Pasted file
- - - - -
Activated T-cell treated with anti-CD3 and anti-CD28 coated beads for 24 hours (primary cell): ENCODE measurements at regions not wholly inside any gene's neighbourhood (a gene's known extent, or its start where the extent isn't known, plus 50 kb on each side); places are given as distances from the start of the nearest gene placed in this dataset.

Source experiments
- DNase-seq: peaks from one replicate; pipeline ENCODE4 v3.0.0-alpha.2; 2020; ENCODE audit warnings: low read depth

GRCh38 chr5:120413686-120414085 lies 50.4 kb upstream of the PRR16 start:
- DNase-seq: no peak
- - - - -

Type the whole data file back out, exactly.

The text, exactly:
Activated T-cell treated with anti-CD3 and anti-CD28 coated beads for 24 hours (primary cell): ENCODE measurements at regions not wholly inside any gene's neighbourhood (a gene's known extent, or its start where the extent isn't known, plus 50 kb on each side); places are given as distances from the start of the nearest gene placed in this dataset.

Source experiments
- DNase-seq: peaks from one replicate; pipeline ENCODE4 v3.0.0-alpha.2; 2020; ENCODE audit warnings: low read depth

GRCh38 chr5:120413686-120414085 lies 50.4 kb upstream of the PRR16 start:
- DNase-seq: no peak